The irony is that for a man who has called me and likely other reporters to take issue with even the smallest nuance in wording, there inexplicably is not one clarification or correction regarding the inaccurate info published about your nonexistent degree that I could find in a Google search.
Those who have been watching from home can appreciate another piece of irony: They know you and your employer are no strangers to accusing others, very publicly, of being disingenuous. Of lying. Or misrepresenting the facts.
You guys have basically gone after anyone who opposes Range Resources’ business practices, or who has questioned any part of them.
In January 2012, you claimed a Texas man who sued Range for alleged water contamination lied about problems he was having at his home. One website reports you said the man, Steven Lipsky,“deliberately falsified an internet video of his garden hose flaming.”
Then there was the time Range sent a cease and desist letter to Texas blogger Sharon Wilson.
Bloomberg reports: Wilson’s blog “continued misrepresentations about Range, Range’s actions in the past and its intentions with regard to this lawsuit” according to company legal counsel quoted.
Did you catch the part about “continued misrepresentations?” Do you find it in any way hypocritical?
That all said, Matt, this whole thing speaks to an issue other than just “business ethics.” It speaks to your ethics as a public relations specialist.
In a feature story about your receipt of the Young PR Professional of the Year 2005 award, you said you were a “student of communication.” The story references your devotion to the Public Relations Student Society of America.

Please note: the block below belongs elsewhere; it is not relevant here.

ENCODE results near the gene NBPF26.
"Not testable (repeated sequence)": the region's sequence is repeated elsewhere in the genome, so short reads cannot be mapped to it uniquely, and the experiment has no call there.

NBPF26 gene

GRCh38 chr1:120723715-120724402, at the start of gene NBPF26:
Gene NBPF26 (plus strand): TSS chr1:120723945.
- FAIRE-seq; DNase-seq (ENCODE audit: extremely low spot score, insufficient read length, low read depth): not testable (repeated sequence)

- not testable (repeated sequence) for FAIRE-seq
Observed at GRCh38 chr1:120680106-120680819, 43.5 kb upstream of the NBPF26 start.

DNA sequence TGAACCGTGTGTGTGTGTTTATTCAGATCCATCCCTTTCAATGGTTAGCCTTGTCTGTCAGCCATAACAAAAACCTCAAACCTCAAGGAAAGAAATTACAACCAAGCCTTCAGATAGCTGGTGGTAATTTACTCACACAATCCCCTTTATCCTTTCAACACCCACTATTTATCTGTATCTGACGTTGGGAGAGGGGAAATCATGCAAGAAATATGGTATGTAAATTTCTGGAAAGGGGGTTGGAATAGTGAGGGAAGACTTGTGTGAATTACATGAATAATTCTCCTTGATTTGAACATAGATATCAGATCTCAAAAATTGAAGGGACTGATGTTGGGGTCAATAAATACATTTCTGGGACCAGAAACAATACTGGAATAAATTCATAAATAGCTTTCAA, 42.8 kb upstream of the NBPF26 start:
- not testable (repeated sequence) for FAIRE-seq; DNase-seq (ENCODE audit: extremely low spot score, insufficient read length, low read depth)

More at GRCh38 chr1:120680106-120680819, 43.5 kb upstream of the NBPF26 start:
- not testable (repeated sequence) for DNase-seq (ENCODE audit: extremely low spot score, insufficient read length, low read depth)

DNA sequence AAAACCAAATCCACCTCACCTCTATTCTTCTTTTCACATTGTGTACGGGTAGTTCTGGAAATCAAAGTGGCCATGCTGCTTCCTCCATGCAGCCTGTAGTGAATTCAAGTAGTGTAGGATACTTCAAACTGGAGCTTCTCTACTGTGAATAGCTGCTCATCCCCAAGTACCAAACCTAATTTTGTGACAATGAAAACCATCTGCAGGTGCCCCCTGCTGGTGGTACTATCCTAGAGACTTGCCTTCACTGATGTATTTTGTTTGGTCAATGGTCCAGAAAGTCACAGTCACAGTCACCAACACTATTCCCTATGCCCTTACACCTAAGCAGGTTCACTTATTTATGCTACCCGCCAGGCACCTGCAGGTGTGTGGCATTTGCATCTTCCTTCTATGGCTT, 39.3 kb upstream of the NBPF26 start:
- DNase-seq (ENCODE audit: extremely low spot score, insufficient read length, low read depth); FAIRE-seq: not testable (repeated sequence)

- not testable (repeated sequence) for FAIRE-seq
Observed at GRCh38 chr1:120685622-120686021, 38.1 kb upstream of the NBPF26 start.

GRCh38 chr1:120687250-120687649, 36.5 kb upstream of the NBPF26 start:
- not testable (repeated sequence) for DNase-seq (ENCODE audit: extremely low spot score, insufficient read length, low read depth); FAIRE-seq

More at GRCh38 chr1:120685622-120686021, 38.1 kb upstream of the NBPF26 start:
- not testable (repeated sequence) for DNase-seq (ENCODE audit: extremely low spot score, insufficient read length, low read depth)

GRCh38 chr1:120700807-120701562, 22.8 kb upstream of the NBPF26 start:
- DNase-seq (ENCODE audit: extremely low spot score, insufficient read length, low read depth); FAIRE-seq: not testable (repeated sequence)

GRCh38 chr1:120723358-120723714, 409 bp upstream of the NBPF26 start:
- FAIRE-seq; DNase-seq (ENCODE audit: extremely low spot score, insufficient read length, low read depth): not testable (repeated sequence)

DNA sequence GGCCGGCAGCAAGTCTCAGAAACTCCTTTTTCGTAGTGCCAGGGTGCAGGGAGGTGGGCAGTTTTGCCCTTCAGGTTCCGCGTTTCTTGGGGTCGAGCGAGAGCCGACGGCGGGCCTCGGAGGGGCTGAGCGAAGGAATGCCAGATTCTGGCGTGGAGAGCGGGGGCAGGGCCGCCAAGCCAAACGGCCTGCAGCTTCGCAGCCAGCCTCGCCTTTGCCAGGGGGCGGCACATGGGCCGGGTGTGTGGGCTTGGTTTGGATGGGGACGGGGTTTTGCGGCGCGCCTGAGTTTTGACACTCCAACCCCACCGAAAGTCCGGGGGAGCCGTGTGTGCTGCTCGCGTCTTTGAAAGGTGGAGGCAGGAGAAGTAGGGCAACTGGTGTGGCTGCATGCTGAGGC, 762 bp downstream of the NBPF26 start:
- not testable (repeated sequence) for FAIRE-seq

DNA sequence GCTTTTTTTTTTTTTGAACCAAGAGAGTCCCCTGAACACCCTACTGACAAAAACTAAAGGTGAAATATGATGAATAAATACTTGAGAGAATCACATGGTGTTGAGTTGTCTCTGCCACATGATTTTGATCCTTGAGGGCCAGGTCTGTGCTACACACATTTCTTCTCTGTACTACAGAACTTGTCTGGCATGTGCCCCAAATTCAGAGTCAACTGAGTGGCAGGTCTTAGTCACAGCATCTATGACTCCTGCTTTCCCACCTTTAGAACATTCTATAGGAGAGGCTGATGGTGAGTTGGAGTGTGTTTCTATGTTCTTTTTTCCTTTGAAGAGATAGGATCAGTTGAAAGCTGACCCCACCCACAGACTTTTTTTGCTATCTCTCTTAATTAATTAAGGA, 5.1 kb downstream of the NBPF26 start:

I mention the professional organization because you seemingly forgot some of the values that the parent society holds dear – and for which it holds PR professionals accountable.
“The practice of public relations can present unique and challenging ethical issues,” the Public Relations Society of America website indicates. “At the same time, protecting integrity and the public trust are fundamental to the profession’s role and reputation. Bottom line, successful public relations hinges on the ethics of its practitioners.”
While PRSA lists six core values, the one I think you might want to take a gander at this one:
Protect and advance the free flow of accurate and truthful information.
I assume that includes information about one’s self.
This guideline was also listed as a priority for PR folks like you:
Be honest and accurate in all communications.
Again: I assume that also includes communications about one’s self.
But what did you do? You didn’t take responsibility for any ambiguity. You didn’t clarify the information that was yours to edit (such as your Linkedin profile). I assume you didn’t ask for clarification for the stories for which you submitted copy or to an interview (but please correct me if I am wrong).
So, in actuality? You are fine with the ambiguity.
That’s all for now. As always, if you have any comment, youcan reach me via email at email@example.com.
Amanda Gillooly, B.A. J&MC